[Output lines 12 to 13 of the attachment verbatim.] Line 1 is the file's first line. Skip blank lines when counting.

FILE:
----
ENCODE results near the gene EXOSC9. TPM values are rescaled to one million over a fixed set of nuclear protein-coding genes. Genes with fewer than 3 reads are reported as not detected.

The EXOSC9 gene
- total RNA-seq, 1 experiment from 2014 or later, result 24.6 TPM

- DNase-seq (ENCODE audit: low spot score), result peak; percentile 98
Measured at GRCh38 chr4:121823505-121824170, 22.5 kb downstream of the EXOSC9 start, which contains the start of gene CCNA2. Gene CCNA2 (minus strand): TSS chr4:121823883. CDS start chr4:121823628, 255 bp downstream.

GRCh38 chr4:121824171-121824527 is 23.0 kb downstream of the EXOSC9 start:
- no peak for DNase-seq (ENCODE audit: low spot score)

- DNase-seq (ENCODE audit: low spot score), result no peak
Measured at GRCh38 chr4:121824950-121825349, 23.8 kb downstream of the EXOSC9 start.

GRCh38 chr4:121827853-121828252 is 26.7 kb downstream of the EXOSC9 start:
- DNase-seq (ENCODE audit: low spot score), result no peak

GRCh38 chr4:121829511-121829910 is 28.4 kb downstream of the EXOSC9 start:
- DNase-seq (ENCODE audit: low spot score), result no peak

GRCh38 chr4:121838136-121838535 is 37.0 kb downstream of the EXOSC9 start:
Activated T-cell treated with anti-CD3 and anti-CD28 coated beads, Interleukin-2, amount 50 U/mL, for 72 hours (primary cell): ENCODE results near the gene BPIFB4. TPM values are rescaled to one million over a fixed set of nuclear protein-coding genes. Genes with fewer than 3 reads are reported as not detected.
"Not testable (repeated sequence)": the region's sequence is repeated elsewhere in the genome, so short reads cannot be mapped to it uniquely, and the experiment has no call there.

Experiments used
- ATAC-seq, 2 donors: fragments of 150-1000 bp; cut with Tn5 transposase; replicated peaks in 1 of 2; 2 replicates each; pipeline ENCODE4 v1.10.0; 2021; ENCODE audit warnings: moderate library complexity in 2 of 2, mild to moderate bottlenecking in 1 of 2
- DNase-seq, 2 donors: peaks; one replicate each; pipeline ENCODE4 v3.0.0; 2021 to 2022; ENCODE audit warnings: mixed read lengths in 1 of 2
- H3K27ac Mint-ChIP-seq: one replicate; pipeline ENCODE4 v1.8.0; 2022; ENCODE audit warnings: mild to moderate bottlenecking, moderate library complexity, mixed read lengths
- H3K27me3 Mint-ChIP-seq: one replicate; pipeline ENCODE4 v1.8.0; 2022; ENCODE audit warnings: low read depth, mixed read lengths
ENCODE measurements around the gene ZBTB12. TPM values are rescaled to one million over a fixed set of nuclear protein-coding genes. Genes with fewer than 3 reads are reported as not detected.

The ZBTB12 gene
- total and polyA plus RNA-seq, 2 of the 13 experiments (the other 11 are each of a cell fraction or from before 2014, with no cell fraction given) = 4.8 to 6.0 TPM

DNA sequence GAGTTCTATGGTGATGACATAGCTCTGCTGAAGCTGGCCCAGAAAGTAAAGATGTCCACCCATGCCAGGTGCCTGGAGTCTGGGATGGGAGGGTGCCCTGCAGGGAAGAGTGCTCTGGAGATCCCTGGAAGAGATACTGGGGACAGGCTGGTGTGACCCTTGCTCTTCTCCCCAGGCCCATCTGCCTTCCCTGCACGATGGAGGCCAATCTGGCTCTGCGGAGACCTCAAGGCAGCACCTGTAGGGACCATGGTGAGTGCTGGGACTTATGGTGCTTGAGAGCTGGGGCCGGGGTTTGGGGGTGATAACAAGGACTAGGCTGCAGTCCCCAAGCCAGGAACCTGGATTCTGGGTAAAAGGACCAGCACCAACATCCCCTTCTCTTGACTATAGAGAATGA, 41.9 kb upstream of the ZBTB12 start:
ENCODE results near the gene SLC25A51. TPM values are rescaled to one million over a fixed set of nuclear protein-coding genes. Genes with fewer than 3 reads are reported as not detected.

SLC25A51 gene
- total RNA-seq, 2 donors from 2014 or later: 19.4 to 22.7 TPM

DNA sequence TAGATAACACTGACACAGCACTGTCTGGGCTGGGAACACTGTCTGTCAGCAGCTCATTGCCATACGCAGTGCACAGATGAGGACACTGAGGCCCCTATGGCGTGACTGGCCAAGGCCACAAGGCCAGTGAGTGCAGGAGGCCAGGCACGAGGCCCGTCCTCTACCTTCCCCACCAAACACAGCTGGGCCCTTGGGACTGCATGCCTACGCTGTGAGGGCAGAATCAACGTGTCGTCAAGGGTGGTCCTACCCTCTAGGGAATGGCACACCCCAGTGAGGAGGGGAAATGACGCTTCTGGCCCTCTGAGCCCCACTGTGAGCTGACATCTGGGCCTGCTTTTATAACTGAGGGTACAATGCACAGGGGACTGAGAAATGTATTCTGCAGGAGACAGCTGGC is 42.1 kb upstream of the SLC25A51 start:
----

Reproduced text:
GRCh38 chr4:121829511-121829910 is 28.4 kb downstream of the EXOSC9 start:
- DNase-seq (ENCODE audit: low spot score), result no peak